Social platforms are pushing us to connect less with our friends and more with brands and influencers. These influencers are hired to prey on those who are impressionable and sell products that they themselves most likely do not use. Our bias towards authority makes us feel that they know what they’re talking about and our bias towards affinity increases the likelihood that we’ll buy as they surely understand what we are going though.

Comparison turns an iterative game into a race to the bottom.

Mental Health

Teen anxiety, depression and suicide rates have risen sharply in the last few years. Hatred has become widespread proliferating extremists from the far left and right. We now retreat into our self-confirmatory bubbles amplified by extremists and trolls intent on polarizing us and them [9]. The rapid growth of social media in the years after the iPhone was released allowed teens to check in on their social media status every few minutes, and many did [10].

For a long time, studies have shown that girls have higher rates of depression and anxiety than boys do after puberty. Since 2011, as social media was taking off, the rates of depression began increasing. In 2016, roughly one in every five girls reported having a major depressive episode [11].

What is it specifically about social media that is causing such destruction?

The first is that social media presents “curated” versions of lives, and girls may be more adversely affected than boys by the gap between appearance and reality. Many have observed that for girls, more than for boys, social life revolves around inclusion and exclusion. Social media vastly increases the frequency with which teenagers see people they know having fun and doing things together-including things to which they themselves were not invited. While this can increase FOMO (fear of missing out), which affects both boys and girls, scrolling through hundreds of such photos, girls may be more pained than boys by what Georgetown University linguistics professor Deborah Tannen calls “FOBLO” – fear of being left out? When a girl sees images of her friends doing something she was invited to do but couldn’t attend (missed out), it produces a different psychological effect than when she is intentionally not invited (left out). And as Twenge reports, “Girls use social media more often, giving them additional opportunities to feel excluded and lonely when they see their friends or classmates getting together without them.” The number of teens of all ages who feel left out, whether boys or girls, is at an all-time high, according to Twenge, but the increase has been larger for girls. From 2010 to 2015, the percentage of teen boys who said they often felt left out increased from 21 to 27. For girls, the percentage jumped from 27 to 40. Another consequence of social media curation is that girls are bombarded with images of girls and women whose beauty is artificially enhanced, making girls ever more insecure about their own appearance. It’s not just fashion models whose images are altered nowadays; platforms such as Snapchat and instagram provide “filters” that girls use to enhance the selfies they pose for and edit, so even their friends now seem to be more beautiful. These filters make noses smaller, lips bigger, and skin smoother.” This has led to a new phenomenon: some young women now want plastic surgery to make themselves look like they do in their enhanced selfies [12].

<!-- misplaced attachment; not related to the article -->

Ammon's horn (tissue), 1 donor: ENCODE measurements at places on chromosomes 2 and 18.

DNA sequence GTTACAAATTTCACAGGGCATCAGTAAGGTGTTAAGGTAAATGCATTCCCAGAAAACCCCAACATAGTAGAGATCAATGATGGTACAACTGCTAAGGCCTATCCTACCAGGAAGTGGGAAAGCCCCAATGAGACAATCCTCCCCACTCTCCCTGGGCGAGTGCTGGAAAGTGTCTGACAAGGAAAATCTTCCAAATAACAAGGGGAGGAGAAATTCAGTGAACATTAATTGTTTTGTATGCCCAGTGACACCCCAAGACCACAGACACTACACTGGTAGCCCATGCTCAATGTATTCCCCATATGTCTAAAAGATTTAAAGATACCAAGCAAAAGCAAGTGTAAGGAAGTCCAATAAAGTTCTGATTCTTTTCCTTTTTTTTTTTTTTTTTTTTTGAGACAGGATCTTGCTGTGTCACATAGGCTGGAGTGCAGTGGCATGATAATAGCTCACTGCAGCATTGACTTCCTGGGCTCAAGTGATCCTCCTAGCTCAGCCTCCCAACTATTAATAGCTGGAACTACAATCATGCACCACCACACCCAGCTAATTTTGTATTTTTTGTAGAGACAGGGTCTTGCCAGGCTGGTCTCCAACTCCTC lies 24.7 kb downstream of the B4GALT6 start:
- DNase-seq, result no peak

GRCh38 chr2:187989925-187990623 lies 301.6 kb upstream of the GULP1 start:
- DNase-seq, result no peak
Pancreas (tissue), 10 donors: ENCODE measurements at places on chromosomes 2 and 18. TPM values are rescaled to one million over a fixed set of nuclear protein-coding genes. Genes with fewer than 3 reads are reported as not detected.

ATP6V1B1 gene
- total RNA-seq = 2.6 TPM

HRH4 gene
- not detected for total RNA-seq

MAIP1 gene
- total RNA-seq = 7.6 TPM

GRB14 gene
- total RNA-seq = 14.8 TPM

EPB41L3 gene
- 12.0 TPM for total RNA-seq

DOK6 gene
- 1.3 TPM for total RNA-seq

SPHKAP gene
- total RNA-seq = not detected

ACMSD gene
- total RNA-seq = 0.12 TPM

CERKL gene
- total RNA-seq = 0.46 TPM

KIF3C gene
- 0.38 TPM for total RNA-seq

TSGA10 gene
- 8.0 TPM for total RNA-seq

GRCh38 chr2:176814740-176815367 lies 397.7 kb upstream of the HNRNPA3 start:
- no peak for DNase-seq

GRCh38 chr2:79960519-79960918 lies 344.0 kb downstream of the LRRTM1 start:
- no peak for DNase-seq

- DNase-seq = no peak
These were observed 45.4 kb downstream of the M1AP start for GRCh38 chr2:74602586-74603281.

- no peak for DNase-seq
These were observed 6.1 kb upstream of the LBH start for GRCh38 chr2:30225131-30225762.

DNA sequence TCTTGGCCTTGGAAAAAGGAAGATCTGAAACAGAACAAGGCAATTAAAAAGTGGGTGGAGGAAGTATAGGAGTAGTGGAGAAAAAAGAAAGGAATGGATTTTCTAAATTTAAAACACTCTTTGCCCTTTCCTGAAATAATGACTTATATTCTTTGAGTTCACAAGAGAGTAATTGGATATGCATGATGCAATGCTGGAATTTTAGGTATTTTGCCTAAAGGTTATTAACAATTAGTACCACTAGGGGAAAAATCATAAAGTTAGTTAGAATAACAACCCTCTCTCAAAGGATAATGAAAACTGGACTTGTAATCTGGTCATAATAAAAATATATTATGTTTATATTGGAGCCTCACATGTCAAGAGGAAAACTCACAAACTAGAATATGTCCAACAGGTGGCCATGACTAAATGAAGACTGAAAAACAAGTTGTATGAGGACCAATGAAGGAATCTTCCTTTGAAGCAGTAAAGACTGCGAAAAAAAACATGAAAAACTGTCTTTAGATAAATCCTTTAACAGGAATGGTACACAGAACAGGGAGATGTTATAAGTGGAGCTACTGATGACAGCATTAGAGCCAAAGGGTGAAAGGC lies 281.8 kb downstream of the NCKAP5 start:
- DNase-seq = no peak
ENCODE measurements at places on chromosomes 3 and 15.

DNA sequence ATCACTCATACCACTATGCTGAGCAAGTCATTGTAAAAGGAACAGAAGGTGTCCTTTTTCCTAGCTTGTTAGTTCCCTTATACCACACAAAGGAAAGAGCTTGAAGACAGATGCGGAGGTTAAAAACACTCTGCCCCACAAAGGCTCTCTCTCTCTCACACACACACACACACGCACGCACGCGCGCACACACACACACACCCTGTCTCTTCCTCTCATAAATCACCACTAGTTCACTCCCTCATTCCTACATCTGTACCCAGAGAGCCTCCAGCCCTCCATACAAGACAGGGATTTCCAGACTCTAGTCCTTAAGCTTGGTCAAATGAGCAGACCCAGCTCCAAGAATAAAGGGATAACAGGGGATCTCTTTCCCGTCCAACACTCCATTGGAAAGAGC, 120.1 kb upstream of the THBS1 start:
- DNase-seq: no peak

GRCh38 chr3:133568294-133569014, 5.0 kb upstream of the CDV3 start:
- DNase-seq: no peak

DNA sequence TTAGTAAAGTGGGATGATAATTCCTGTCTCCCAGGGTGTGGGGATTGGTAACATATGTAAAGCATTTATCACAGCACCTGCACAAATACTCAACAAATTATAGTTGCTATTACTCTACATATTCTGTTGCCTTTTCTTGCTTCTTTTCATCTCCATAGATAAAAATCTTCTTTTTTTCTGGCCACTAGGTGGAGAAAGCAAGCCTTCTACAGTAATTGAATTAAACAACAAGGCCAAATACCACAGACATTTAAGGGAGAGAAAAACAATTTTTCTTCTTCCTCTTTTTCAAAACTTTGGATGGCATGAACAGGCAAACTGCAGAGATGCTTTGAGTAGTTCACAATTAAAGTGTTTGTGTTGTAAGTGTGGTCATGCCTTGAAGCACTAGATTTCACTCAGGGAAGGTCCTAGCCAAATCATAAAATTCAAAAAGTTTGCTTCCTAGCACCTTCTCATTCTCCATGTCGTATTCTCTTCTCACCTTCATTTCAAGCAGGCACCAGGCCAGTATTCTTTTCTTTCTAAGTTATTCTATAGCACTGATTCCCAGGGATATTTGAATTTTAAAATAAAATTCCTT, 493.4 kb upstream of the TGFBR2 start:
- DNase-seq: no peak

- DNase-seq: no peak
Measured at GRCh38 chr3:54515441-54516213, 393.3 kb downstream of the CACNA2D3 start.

The generic social platform consists of a feed where user generated content can illicit FOMO using curated highlight reels and variable rewards from the mix of mundane and relevant content [13]. However there’s also the platforms that enable pathological behavior such as narcissism through the use of beauty filters leading victims to compare their flawed features to the features of the flawless. To conform and avoid being left out, others use and promote these filters leading to a recursive viral loop of exposure. The engagement algorithm then picks this up and places it at the front of the most trending as it assumes that is what the people want. Viewers are then consuming this content, mistaking augmented reality from reality and diminishing their self esteem.

What other interactions directly affect our sense of reality and wellbeing? Other popular social components consist of a leader/follower and an upvote/downvote interface that fluctuates arbitrarily. What kind of distorted overgeneralizations are our minds exposed to when seeing a update? When a new follower is received, we get a dopamine hit receiving validation that our social status has been elevated. The follower however, could be a bot, a troll, a user posing as someone else, a user wanting a superficial follow back or even a browser caching issue.

When a follower is lost we are left jumping to conclusions about whether we did something wrong as we feel a sense of rejection when the loss could have been the removal of bots from an algorithm update

Social media is leaded pipes for today’s children – Jonathan Haidt